August 19, 2011 11:27AM

‘Counterfeit Comfort’

Steve Chapman on sex offender registries:

Most convicted sex offenders do not go on to be arrested for new sex offenses, and more than 90 percent of child victims are assaulted not by strangers but by relatives or other people they know.

Sex offender registries may cause parents to focus on the remote peril while ignoring the more pertinent one. And, as in the examples cited earlier, they can inflict harsh punishment that departs from common sense and does nothing for public safety.

Shielding citizens from vicious predators is unquestionably one of the central functions of any sound government. Megan’s Laws were enacted in the sensible pursuit of that goal. What they offer in practice, though, is counterfeit comfort.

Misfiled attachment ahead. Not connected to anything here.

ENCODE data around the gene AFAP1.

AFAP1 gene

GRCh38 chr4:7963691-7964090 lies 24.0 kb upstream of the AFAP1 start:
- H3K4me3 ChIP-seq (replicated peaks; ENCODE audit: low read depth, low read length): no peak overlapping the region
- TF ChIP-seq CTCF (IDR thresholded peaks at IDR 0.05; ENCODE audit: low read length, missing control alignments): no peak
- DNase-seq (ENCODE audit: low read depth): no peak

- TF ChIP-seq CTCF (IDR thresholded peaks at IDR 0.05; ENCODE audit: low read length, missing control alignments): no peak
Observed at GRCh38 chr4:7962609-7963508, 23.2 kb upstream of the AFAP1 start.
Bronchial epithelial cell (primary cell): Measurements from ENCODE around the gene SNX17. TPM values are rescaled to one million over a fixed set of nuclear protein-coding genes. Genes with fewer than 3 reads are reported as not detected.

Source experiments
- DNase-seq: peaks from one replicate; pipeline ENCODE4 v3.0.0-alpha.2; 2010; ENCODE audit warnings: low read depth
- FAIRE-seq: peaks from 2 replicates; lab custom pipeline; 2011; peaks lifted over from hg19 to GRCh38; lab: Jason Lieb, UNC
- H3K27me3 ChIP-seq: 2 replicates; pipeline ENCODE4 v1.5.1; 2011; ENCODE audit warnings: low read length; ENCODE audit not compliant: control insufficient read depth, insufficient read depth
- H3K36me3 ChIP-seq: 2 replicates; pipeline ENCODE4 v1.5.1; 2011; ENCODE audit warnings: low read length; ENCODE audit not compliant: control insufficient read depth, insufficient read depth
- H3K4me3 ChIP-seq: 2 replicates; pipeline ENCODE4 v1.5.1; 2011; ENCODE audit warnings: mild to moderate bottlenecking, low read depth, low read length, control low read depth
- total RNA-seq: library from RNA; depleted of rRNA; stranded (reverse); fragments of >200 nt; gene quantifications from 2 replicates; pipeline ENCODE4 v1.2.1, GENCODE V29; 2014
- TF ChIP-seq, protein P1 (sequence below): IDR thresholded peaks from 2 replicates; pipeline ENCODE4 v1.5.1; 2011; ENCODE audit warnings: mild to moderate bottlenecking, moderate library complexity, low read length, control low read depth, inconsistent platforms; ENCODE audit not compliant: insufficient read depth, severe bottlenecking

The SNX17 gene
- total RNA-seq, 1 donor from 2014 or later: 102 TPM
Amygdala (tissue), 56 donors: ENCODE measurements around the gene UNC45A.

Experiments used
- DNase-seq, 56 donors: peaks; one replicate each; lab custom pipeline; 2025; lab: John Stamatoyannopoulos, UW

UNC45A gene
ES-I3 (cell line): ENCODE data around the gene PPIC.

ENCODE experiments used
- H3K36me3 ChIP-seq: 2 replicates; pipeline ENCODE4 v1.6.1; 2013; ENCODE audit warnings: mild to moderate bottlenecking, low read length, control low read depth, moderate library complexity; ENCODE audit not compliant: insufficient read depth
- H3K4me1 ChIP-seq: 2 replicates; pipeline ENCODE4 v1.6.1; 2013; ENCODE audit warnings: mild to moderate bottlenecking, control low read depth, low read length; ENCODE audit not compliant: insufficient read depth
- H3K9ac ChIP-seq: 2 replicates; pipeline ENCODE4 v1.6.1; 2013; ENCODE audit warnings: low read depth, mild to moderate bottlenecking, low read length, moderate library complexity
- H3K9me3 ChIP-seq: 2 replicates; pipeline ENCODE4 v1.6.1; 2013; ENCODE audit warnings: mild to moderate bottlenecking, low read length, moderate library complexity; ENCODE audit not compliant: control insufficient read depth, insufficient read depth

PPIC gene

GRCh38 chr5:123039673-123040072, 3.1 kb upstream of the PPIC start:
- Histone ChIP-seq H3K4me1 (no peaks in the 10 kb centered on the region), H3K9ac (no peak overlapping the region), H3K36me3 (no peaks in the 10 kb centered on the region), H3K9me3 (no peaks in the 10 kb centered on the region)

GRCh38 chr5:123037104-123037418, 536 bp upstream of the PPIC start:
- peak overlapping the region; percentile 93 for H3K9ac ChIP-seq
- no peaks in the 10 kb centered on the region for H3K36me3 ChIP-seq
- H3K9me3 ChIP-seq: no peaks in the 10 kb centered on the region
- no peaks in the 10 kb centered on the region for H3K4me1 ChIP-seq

Read the whole thing. Lenore Skenazy has more thoughts about this here.

The Heritage Foundation is not only making the case for registries, but is making the case for federal intervention in this area. Wrong. Like education, crime‐​fighting is a subject the feds should stay out of. See the Tenth Amendment (pdf).